News from HAEE | October 2019

Highlights

  • Editorial: SE Europe and Greece's new upgraded role through IGB and TAP
  • Carbon Tracker: 596 million Euros in damages for PPC's lignite plants this year
  • First phase of TAP's market test concluded successfully
  • PPC's supply share falls to 71.77% in September
  • IGB intergovernmental agreement signed between Greece and Bulgaria
  • Chatzidakis: Three boosts for the renewables sector

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News from HAEE | October 2019

Editorial: SE Europe and Greece's new upgraded role through IGB and TAP

The signing of the Intergovernmental Agreement for the IGB pipeline and the successful conclusion of the first phase of TAP's market test is welcome news for the natural gas market in Greece and for the energy market and the country's economic, energy and foreign policy as well.

These two projects will bring gas to the region initially from the Caspian and later on potentially from other sources, while at the same time they bring a horizontal and a vertical dimension to the transfer of gas in and out of Greece.

Combined with the LNG terminal of Revythousa and the planned LNG terminal in Alexandroupoli, these projects significantly upgrade the country's and the region's ability to import gas from various sources and routes. At the same time, they create a new environment in the region, where gas will be able to be bought and sold more freely than before between the various traders and consumers, thus providing enhanced energy security and competition.

Another major stepping stone will be the transfer of gas from the Eastern Mediterranean through one of the export solutions under consideration, which is East Med or LNG. But for now, the first significant step is being made towards upgrading SE Europe's importance as an energy hub and Greece's role in particular.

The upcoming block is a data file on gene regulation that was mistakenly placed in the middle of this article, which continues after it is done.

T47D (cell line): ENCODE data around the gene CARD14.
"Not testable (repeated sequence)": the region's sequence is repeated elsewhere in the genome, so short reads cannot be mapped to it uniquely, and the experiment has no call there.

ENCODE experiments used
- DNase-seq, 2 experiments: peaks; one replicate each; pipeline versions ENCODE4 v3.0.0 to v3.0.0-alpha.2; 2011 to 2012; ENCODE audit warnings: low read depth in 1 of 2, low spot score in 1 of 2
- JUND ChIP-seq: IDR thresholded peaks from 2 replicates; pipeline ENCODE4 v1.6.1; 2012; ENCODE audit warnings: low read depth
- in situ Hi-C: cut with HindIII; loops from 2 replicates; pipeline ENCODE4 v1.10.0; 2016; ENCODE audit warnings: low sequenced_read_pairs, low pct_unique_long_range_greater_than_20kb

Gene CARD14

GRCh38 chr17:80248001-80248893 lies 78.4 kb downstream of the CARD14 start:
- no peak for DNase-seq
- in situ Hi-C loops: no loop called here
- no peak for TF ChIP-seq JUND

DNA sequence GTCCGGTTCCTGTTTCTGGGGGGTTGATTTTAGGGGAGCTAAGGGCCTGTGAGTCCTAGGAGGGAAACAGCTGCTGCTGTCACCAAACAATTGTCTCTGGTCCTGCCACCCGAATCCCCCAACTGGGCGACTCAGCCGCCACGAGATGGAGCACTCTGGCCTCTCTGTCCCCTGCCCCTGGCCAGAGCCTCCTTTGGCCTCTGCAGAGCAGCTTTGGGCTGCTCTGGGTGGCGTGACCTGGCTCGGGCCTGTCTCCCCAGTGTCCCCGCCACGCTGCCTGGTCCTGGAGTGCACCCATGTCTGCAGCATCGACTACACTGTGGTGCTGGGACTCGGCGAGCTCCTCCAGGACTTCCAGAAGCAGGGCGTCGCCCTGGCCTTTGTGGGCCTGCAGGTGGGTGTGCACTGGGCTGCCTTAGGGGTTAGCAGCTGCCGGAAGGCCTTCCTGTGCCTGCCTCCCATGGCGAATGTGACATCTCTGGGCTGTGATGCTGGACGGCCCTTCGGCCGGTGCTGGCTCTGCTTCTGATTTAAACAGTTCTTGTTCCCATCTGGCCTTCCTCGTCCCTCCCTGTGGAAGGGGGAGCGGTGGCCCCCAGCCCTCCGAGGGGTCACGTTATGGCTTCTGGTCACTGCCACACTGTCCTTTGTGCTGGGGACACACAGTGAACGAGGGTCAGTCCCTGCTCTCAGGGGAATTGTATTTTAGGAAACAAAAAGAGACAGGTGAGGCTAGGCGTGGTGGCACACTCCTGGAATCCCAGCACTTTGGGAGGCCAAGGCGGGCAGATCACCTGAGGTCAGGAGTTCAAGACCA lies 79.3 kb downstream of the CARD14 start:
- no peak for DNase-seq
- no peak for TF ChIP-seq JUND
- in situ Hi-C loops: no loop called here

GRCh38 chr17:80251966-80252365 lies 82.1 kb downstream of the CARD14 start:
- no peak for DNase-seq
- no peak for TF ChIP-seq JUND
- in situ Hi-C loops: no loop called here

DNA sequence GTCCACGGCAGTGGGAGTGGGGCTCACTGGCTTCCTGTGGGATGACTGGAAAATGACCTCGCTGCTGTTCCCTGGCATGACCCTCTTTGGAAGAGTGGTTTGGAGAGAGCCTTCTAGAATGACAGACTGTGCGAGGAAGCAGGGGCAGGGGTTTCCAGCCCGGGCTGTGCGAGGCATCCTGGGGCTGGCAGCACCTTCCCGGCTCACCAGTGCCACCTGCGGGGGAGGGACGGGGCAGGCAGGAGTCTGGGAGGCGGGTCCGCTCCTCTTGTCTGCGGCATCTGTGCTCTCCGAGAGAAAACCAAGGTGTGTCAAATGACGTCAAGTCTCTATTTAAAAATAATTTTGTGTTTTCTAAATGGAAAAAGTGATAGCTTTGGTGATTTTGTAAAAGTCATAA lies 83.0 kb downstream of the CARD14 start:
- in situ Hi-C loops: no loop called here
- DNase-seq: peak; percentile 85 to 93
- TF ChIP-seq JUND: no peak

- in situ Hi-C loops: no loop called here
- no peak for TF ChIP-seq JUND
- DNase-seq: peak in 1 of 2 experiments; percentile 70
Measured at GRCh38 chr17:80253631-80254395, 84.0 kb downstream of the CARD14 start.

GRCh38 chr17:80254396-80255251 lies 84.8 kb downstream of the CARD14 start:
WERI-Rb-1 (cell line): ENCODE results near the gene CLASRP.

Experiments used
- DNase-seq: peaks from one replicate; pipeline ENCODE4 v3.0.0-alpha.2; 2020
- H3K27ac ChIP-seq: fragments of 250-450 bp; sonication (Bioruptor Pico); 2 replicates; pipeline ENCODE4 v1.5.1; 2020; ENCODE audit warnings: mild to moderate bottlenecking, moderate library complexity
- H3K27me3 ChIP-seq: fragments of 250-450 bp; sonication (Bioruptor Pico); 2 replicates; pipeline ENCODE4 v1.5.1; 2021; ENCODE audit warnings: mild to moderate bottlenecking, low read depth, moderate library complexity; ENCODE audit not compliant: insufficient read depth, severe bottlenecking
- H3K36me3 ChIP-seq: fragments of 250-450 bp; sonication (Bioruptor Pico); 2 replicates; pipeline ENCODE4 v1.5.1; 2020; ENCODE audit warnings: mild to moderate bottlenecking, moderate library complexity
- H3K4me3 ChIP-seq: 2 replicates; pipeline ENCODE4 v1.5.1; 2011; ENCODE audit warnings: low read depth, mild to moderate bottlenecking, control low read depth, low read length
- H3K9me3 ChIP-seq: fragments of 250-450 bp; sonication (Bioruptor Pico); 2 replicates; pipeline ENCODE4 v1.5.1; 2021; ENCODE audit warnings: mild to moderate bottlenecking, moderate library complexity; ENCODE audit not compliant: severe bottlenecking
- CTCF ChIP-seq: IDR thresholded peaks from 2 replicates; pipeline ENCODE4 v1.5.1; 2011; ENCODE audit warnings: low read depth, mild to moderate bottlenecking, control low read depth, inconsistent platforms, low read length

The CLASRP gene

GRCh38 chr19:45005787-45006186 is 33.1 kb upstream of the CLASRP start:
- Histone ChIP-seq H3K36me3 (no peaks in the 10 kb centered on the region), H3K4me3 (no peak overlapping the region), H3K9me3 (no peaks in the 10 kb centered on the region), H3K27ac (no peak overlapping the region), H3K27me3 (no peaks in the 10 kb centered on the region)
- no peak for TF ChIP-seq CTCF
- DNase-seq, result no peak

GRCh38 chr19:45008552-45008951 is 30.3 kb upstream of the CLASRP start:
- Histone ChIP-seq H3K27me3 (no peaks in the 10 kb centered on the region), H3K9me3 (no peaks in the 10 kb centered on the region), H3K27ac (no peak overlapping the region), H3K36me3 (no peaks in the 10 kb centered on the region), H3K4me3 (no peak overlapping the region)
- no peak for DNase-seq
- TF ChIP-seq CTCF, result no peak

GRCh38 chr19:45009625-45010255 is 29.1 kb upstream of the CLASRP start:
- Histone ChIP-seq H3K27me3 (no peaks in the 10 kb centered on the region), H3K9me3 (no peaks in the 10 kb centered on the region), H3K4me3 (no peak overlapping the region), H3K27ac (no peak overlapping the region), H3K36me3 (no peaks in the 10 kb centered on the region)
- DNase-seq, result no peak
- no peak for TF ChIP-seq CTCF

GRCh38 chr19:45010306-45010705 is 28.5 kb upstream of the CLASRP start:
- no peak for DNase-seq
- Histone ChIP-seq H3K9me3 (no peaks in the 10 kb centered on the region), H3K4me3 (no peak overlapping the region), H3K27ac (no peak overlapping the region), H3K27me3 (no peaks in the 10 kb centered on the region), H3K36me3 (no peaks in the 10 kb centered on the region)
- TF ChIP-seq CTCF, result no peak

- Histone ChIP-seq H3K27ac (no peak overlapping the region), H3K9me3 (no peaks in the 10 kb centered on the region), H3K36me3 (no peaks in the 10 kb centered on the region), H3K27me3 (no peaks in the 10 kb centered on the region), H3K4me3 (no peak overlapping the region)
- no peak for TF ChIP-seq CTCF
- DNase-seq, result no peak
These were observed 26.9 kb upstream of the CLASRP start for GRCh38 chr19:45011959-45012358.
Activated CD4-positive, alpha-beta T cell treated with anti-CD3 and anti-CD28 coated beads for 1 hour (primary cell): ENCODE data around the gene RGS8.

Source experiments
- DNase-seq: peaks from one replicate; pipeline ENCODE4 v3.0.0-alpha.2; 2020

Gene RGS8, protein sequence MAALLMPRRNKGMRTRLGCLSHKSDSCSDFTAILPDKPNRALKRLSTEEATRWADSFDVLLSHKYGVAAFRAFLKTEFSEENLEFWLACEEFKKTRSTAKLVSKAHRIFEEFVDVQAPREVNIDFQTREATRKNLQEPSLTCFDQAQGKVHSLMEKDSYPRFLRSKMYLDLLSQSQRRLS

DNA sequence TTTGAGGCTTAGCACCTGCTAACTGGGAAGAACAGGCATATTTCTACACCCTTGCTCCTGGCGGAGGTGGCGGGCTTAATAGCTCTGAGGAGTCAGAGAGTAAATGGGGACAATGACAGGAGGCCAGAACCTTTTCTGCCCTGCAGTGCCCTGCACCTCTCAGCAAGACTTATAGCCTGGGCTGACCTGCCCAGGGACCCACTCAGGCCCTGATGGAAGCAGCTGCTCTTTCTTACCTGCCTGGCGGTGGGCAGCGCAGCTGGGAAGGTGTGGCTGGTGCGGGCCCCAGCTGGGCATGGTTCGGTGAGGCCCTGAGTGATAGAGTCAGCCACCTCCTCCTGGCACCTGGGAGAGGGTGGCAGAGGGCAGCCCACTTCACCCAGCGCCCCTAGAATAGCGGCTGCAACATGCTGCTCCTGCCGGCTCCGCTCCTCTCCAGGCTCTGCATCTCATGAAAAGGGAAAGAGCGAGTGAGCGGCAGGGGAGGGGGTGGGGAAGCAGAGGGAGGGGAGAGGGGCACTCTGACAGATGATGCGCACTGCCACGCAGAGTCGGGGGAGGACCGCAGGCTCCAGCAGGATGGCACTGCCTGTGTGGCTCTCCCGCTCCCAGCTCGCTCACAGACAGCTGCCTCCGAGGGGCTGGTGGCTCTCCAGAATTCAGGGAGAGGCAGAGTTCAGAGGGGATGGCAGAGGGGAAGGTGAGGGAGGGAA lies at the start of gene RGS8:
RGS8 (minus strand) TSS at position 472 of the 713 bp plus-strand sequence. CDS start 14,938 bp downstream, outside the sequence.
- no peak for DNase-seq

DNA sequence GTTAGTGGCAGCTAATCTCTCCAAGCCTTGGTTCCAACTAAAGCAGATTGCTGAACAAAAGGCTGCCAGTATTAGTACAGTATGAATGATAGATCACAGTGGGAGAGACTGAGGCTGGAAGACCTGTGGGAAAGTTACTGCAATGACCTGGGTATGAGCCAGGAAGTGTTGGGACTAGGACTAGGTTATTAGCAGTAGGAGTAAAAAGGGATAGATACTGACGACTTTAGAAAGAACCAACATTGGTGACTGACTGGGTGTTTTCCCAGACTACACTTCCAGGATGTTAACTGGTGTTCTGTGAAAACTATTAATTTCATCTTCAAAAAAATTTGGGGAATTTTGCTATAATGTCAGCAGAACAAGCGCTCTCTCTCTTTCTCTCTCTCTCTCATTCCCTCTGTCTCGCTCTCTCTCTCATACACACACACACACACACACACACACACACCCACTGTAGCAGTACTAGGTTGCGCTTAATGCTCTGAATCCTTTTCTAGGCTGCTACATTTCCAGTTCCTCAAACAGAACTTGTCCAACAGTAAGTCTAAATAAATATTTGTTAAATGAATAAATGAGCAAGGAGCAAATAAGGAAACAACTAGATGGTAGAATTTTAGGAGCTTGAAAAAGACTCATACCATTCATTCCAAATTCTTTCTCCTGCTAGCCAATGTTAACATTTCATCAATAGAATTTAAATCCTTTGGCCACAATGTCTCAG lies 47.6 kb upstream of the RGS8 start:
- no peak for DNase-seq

Carbon Tracker: 596 million Euros in damages for PPC's lignite plants this year

Four in five EU coal power plants are unprofitable and utilities could lose €6.6 billion this year alone, finds a new report from financial think tank Carbon Tracker.

It warns investors and policymakers to prepare for a complete phase-out of coal by 2030, because without heavy subsidies the industry will not survive sustained competition from ever lower cost wind and solar power and temporarily cheap gas.

Germany’s RWE is the utility facing the greatest losses – it could haemorrhage €975 million, 6% of its market capitalisation. EPH, with assets mainly in Germany and the Czech Republic, could lose €613 million, and PPC, in Greece, could lose €596 million.

First phase of TAP's market test concluded successfully

The results of a non-binding, first-round market test concerning a possible capacity boost of the TAP pipeline, to bring Azeri natural gas to Europe via a northern Greece crossing, justify an increase from 10 bcm to 20 bcm.

The TAP consortium, along with Greek gas grid operator DESFA and Italy’s Snam, issued the market test’s results, as was scheduled.

Procedures for a second-round market test, whose result will determine whether a pipeline capacity increase will be carried out, and if so, its extent, are already underway. A final decision is expected within the first half of 2020.

PPC's supply share falls to 71.77% in September

PPC's share in supply fell sharply in September, since it reached 71.77% from 74.18% a month earlier, according to the latest report by the Energy Exchange.

On the other hand, an increase was recorded in the share of alternative suppliers, with Protergia raising its share by 0.5% at 5.63%. Heron, Elpedison were next, while NRG reached the fourth position in the list with 2.45%.

Average MSP price reached 60.91 Euros per MWh in September, compared to 64.02 Euros one month earlier.

IGB intergovernmental agreement signed between Greece and Bulgaria

Greece and Bulgaria signed a package deal for the construction of the Gas Interconnector Greece-Bulgaria (IGB) in Sofia on Thursday, setting the project on a trajectory that will lead to its completion by July 2021.